You may find 110V and 220V outlets, but some hotels will only have 220V. As a precaution, bring a small adaptor. The 2 prong plugs used in the US also work in Cuba.
We recommend that you bring your own toiletries. These are not consistently provided by hotels/private accommodations.
WiFi is not always available and is rarely dependable in Cuba. Some casas/hotels will provide it, usually for a fee. Please, check with your guide and lodging. Because US phone providers do not offer travel plans to Cuba, roaming charges could be exorbitant if you use your phone there. Data sim cards are available for purchase at the airport upon arrival or from ETECSA offices throughout the country.
The dress code is very flexible for the most part. A few exceptions: men are required to wear long pants and no flip flops in some restaurants and nightclubs such as Tropicana; women are not allowed in shorts at the Cathedral church in Havana and some other churches.
The island is free of most diseases associated with tropical climates. The Center for Disease Control and Prevention (CDC) recommends that travelers protect themselves from mosquito bites. Click here for information on zika virus in Cuba. The island is not considered a risk country for hepatitis B, malaria, typhoid, or other tropical diseases.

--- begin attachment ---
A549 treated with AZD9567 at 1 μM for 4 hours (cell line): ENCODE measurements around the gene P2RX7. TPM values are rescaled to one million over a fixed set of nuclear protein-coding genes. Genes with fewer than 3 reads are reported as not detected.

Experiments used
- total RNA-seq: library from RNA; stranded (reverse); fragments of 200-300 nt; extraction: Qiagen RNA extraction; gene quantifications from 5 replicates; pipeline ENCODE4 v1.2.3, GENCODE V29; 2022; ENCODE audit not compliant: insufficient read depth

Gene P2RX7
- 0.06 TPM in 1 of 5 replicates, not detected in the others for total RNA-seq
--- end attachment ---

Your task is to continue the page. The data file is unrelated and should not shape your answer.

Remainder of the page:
Items that are scarce and very welcome by Cubans are over-the-counter pain relievers (Tylenol and Advil) and cold medicine, deodorant, razors, shampoo, body lotion, sunscreen, bug spray, socks, hats, underwear, vitamins, band-aids, children’s toys, school materials, makeup for women, summer clothes, raincoats.
Here’s a guideline for your convenience: 1€ per bag for the porter; 1€ per room per night for the hotel maid; 3€ per person for short local guided tours; 8€ per person per day for your Cuban guide; 4€ per person per day for your driver; 10% for meals at restaurants; 2–3€ for live music. Your package may already include some tips. Please, check your itinerary to see what’s included and what’s not.
Please, allow 25€ to 50€ per person for lunches/dinners not included in your itinerary, where applicable. Cuba is an island with depressed agriculture and 60+ years of economic embargo, so food is expensive.